In Copenhagen underground transport started in 2002 when the first Metro lines with 22 stations came into operation. After 10 years of intense work, Cityringen, line M3, with 17 new stations, and the extension of line M4 were inaugurated in September 2019 and March 2020 respectively.

The Nordhavn extension of Copenhagen’s M4 metro is branching off from the Cityringen metro. This new a dual track line will unlock the potential for the Nordhavn masterplan, a new city district, by developing a transport hub. Designed to be both passenger-focused and highly durable, the two new stations on this branch will connect an additional 11,000 passengers daily to the Copenhagen metro network.

One of the two new stations, the above ground station at Orientkaj, is the prototype for the stations still to come. It celebrates the large-scale, brutalist features of industrial design and harbour structures: bold concrete claws bolt the station onto twin concrete viaducts housing the tracks, supported on 33-metre span, v-shaped concrete piers that minimise footprint and maximise the open, flexible urban space underneath. Like this, it resembles an oversized freight container.

The guiding user-centric and sustainable design principle, also for the lighting design, was to achieve a comfortable, bright and safe passenger experience. Therefore, it is obvious that daylight forms the first layer of light: The interior of the station is a spacious column-free hall, supported by the external concrete frames, with glazed skylights that mimic the shed roofs found on former industrial buildings in the areas. Thanks to the generous lateral glazing and the fully glazed, automatic doors on the platform, not only a great deal of daylight enters the building. Waiting passengers can also enjoy a very beautiful view, as on clear days they can see across the Øresund to Sweden.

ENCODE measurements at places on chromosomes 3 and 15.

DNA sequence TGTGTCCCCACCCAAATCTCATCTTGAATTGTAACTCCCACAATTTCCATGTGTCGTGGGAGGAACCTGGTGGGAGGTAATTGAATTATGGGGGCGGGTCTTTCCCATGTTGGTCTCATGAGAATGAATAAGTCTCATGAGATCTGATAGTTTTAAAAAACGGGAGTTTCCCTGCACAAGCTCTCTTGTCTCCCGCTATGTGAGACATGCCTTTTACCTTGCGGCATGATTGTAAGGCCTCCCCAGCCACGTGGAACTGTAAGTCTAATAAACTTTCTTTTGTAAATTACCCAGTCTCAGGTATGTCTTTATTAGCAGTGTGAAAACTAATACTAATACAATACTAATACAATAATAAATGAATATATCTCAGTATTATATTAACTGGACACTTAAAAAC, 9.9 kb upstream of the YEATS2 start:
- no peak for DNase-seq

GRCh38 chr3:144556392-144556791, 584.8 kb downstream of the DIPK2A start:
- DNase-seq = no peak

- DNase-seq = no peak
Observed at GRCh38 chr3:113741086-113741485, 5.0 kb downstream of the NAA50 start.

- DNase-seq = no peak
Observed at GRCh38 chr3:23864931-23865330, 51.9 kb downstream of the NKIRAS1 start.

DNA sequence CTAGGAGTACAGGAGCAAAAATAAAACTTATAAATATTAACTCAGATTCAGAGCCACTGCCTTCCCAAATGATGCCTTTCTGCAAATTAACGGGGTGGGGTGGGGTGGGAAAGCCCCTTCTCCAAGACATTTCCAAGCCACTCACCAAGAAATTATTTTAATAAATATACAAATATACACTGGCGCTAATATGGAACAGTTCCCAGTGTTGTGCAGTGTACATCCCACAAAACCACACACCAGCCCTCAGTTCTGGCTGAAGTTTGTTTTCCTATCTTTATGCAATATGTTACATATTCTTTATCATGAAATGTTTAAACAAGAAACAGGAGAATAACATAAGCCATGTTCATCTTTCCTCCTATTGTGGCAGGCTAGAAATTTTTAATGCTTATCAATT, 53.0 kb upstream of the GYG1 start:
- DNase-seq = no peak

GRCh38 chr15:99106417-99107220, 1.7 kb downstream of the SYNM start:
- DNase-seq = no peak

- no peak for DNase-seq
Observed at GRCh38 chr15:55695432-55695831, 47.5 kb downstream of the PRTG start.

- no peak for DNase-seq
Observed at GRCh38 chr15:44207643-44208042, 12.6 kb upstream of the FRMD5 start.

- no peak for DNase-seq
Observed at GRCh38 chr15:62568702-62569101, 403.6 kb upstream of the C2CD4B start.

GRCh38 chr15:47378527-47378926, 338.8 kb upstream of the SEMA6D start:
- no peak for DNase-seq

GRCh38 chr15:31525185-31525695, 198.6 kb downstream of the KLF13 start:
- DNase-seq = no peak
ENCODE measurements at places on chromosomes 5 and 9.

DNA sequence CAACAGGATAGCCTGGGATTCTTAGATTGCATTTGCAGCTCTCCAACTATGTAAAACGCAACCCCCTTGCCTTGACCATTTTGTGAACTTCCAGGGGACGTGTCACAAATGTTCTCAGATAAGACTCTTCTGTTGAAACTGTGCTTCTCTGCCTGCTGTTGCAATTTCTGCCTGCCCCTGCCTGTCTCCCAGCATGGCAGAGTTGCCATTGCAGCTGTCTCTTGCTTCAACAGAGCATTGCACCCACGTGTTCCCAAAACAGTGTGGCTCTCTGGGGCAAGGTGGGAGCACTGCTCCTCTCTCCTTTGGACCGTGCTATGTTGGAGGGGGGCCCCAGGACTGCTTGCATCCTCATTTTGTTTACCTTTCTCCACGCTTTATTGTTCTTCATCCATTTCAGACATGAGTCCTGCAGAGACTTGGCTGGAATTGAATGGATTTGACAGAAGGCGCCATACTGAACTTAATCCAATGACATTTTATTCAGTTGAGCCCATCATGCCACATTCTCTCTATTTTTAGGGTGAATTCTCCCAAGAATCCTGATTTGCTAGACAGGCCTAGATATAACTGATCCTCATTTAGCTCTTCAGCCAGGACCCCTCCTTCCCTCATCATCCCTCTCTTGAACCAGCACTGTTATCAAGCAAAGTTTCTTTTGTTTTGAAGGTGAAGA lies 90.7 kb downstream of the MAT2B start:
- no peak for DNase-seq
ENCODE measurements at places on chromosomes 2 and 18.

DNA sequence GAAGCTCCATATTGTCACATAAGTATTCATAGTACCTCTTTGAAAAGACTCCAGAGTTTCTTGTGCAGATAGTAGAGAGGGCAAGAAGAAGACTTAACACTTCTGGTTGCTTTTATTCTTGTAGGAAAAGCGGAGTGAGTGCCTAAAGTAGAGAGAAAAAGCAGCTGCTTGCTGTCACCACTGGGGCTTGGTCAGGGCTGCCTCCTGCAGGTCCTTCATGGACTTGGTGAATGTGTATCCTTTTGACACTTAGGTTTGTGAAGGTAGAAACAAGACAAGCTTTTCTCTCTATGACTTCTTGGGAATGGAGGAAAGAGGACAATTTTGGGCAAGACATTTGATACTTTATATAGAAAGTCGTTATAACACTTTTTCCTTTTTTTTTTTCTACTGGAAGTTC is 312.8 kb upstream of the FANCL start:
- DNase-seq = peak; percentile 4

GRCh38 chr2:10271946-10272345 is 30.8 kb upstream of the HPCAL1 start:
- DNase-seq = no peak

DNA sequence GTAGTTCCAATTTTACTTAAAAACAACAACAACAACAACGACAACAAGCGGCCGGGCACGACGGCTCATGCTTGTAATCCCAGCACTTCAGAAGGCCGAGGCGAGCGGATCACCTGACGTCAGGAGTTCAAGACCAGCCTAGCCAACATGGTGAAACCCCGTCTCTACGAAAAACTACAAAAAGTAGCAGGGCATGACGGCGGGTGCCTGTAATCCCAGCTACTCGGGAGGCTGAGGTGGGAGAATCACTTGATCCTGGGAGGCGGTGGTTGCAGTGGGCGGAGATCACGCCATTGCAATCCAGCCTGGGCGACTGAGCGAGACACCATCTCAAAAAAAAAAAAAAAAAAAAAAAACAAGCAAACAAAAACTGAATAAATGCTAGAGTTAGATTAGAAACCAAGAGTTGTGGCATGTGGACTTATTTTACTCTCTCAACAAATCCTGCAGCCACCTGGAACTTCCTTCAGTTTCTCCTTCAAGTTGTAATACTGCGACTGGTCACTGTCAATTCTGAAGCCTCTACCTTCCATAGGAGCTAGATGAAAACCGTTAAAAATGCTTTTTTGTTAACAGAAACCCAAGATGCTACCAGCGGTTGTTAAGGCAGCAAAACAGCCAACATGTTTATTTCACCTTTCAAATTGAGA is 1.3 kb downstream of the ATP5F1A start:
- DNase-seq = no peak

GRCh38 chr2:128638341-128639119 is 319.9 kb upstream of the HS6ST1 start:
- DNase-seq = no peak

Orientkaj station’s design needed to be distinctive enough to become a local landmark, while at the same time blending in with the surrounding buildings. Anodised aluminium panels are used on all façades as well as on the roof and the soffit. Arranged at angles, the aluminium cladding catches the different appearance of the sky and ensures the station offers varying perspectives on the station.

At dusk and at night, the second layer of light, the electrical lighting design, makes the elevated station glow from the inside, rendering it visible from afar. A bespoke continuous linear lighting system is fully integrated in the lintel of the automated platform screen doors, accompanying the lateral glazing over its entire length. A wide-meshed downlight grid, inconspicuously concealed in the recessed shadow joint of the skylight roof structure, acts as functional illumination in the central part of the space. The same joint accommodates an illuminated hanging analogue clocks at both ends of the hall. Two rotated sculptural staircases connect the station to the ground level. Thanks to linear luminaires integrated in the underside of the handrails, they are submerged in light, guiding passengers safely up to the platform level.


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